The number of mobile health applications available to consumers now surpasses 165,000, as developers incorporate innovative data collection features linked to sensors and wearables, according to a new report released today by the IMS Institute for Healthcare Informatics.
While most available apps focus on overall wellness, healthcare systems and professionals are expressing greater interest and excitement in broader app use as barriers to mainstream adoption of mHealth are removed—especially in the area of chronic disease management.
The IMS Institute study (http://tinyurl.com/oqzeo8n) found that one in 10 apps now has the capability to connect to a device or sensor, providing biofeedback and physiological function data from the patient and greatly extending the accuracy and convenience of data collection. Nearly a quarter of consumer apps are now focused on disease and treatment management, while two-thirds target fitness and wellness. The number and variety of mHealth apps present an overwhelming set of options for consumers, resulting in 40 percent of apps having fewer than 5,000 downloads.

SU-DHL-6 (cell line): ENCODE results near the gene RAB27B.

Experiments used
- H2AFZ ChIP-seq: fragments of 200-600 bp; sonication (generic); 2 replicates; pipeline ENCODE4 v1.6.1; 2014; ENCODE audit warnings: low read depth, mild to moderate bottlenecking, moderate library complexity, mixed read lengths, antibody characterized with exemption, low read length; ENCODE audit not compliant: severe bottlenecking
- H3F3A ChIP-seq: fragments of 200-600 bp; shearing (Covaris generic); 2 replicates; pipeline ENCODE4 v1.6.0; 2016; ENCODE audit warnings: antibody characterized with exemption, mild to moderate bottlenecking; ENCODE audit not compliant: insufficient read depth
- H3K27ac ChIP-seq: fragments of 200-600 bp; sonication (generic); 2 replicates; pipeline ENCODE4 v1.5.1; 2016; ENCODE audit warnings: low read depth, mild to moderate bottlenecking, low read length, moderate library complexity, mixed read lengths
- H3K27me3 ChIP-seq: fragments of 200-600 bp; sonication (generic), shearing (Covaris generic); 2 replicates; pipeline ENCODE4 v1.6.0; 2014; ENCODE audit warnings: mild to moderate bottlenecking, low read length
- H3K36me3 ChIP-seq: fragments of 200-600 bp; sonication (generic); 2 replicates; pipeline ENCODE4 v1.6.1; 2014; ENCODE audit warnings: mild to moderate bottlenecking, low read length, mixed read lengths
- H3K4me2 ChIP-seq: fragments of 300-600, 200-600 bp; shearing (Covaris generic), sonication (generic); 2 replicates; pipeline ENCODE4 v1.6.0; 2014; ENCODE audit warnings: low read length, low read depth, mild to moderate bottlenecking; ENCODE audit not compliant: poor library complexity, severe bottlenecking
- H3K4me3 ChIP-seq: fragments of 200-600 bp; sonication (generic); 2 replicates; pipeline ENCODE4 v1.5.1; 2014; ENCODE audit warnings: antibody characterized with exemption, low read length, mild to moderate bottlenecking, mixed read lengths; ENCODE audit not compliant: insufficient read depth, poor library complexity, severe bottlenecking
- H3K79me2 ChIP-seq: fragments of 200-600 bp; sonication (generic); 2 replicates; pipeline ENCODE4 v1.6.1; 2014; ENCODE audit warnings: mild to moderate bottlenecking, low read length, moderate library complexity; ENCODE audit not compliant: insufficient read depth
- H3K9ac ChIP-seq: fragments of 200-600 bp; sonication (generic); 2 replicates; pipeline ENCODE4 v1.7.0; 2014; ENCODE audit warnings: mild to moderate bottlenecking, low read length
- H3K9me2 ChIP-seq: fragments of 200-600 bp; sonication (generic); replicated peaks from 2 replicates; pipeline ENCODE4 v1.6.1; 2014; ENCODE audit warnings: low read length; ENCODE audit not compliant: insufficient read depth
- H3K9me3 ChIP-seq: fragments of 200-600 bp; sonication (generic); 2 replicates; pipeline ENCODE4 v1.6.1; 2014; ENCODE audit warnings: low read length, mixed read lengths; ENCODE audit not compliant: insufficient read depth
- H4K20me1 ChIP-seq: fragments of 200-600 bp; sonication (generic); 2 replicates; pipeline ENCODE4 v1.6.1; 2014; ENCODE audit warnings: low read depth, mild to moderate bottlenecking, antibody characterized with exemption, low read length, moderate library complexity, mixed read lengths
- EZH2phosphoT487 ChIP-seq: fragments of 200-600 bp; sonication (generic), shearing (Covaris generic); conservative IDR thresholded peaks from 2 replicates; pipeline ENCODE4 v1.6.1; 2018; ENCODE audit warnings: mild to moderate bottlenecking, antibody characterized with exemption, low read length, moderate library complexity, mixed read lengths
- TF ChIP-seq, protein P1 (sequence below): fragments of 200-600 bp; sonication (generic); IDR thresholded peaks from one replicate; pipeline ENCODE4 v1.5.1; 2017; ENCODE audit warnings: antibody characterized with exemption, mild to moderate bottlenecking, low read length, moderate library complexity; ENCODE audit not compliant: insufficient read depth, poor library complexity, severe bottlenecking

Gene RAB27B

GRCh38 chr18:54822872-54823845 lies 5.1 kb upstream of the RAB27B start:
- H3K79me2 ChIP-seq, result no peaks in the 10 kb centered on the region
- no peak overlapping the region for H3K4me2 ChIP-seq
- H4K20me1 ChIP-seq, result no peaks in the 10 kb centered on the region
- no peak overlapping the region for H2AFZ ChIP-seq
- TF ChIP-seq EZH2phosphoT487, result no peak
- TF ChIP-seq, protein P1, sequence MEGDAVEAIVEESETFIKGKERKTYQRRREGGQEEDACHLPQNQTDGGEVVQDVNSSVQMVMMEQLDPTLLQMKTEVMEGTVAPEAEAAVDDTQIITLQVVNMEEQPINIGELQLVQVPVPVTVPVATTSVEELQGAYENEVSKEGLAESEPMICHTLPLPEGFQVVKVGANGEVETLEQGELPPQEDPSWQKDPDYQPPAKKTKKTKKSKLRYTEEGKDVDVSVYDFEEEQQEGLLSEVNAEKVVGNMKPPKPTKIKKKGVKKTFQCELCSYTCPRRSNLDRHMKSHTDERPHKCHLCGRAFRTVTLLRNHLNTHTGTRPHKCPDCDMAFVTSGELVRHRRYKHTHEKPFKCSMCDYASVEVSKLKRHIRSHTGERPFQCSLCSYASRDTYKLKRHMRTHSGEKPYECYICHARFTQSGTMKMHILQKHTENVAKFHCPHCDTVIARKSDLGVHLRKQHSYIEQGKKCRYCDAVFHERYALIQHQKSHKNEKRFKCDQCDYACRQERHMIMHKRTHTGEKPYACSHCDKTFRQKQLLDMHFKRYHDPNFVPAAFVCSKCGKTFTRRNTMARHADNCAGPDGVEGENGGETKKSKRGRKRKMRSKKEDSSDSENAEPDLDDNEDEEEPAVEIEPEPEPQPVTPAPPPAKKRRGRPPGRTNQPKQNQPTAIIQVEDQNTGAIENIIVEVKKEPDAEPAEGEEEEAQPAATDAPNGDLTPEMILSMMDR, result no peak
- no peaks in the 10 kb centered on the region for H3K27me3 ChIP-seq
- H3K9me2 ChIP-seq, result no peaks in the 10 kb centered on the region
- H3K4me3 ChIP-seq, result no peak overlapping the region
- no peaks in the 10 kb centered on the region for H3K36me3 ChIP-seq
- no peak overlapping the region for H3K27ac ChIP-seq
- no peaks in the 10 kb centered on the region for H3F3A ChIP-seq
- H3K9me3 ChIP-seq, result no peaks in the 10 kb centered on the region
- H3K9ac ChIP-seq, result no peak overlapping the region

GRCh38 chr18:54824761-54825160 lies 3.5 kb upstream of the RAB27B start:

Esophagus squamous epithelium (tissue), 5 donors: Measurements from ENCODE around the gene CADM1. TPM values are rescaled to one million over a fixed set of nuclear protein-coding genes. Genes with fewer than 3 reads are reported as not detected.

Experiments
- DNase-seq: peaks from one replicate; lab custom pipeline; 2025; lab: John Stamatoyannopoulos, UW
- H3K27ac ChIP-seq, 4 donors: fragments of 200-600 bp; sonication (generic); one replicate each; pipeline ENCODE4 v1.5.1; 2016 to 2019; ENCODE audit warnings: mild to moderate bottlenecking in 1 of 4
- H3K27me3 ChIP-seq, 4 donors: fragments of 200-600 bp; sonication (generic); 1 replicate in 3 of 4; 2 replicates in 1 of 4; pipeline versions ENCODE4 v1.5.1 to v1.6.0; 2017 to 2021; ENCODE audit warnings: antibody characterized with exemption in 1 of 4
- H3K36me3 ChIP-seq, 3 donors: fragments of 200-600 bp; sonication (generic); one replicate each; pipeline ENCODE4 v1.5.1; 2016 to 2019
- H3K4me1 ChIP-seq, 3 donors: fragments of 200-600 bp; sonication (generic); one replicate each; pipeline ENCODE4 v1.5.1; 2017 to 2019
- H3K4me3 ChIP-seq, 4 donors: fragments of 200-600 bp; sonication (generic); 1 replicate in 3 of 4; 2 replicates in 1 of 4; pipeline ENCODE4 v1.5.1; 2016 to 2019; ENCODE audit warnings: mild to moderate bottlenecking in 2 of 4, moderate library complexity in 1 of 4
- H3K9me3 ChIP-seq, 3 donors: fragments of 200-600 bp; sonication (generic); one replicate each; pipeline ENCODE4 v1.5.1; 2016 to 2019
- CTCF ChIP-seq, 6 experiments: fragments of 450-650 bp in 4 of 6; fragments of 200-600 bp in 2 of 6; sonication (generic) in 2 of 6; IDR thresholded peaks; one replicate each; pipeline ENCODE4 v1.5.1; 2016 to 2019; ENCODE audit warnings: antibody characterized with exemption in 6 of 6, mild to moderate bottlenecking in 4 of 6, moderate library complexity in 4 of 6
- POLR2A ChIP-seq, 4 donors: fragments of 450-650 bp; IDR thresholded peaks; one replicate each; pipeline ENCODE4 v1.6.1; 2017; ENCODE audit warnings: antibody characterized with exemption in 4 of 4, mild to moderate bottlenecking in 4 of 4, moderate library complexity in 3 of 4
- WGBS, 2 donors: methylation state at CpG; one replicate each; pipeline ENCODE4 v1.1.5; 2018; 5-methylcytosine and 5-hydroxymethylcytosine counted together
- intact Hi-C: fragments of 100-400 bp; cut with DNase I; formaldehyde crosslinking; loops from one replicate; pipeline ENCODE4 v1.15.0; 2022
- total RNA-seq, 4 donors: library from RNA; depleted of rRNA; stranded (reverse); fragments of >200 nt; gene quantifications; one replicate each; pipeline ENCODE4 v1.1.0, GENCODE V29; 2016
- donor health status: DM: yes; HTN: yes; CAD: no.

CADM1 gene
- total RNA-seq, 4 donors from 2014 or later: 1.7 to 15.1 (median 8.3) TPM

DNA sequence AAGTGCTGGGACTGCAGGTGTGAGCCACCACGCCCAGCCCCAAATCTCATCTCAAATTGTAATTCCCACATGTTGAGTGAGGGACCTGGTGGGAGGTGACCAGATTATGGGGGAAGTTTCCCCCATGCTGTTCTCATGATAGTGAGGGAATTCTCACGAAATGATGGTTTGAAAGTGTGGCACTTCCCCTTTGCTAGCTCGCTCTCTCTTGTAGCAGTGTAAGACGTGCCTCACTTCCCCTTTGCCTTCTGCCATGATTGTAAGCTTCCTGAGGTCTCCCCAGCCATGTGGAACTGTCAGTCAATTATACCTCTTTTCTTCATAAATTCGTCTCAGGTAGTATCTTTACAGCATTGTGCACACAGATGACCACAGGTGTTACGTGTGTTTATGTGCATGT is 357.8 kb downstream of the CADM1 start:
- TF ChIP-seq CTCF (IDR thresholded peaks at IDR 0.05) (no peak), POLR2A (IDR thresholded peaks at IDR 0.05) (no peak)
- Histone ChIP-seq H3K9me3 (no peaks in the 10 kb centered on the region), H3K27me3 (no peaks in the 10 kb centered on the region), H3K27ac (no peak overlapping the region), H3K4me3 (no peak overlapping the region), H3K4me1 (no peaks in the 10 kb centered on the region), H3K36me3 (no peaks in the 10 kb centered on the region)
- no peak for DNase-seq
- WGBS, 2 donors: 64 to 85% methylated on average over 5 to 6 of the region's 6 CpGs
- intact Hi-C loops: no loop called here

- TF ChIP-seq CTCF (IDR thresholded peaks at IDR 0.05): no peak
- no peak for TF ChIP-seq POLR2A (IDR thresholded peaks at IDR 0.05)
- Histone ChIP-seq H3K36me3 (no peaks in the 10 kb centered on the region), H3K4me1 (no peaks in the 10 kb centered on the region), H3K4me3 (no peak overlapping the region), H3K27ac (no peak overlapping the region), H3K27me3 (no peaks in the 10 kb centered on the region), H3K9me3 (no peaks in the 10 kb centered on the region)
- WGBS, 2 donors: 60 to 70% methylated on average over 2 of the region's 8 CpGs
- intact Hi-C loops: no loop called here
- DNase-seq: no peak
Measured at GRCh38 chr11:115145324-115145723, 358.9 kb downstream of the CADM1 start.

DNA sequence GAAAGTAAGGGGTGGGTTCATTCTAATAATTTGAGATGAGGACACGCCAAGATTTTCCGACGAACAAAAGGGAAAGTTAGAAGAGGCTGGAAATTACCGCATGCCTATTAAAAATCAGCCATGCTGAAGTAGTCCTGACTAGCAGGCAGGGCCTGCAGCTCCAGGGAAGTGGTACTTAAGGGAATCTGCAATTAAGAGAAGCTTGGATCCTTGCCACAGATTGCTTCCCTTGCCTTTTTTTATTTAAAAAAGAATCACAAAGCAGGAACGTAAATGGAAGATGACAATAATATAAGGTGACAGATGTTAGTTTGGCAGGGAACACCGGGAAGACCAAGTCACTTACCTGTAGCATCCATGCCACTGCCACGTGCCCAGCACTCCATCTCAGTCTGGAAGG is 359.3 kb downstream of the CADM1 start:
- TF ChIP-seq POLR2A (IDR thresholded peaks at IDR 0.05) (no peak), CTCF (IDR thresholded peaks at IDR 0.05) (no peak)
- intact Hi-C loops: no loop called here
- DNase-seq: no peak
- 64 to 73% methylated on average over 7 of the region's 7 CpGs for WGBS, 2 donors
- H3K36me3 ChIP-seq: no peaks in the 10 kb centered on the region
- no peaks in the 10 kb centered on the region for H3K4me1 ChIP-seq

The total number of available mHealth apps is growing rapidly, including a 106 percent increase in the number of health-related Apple iOS apps since 2013. This can present an intimidating number of choices for consumers, leading some to simply select the most popular app and others to try multiple apps in an effort to determine what is best for them.
The IMS study found that just 12 percent of mHealth apps account for more than 90 percent of all consumer downloads, with nearly half of all downloads generated by just 36 apps. Physicians also struggle with the number of apps available and the limited mechanisms for assessing accuracy, efficacy and appropriateness for their patients.
Platforms for rating, evaluating and, in some cases, certifying apps are becoming available to providers—enabling them to more confidently prescribe apps as part of disease prevention and treatment protocols. Moreover, 30-day retention rates for mHealth apps prescribed by a healthcare professional are 10 percent higher than those self-selected by patients. For prescribed fitness apps, the retention rate is 30 percent higher.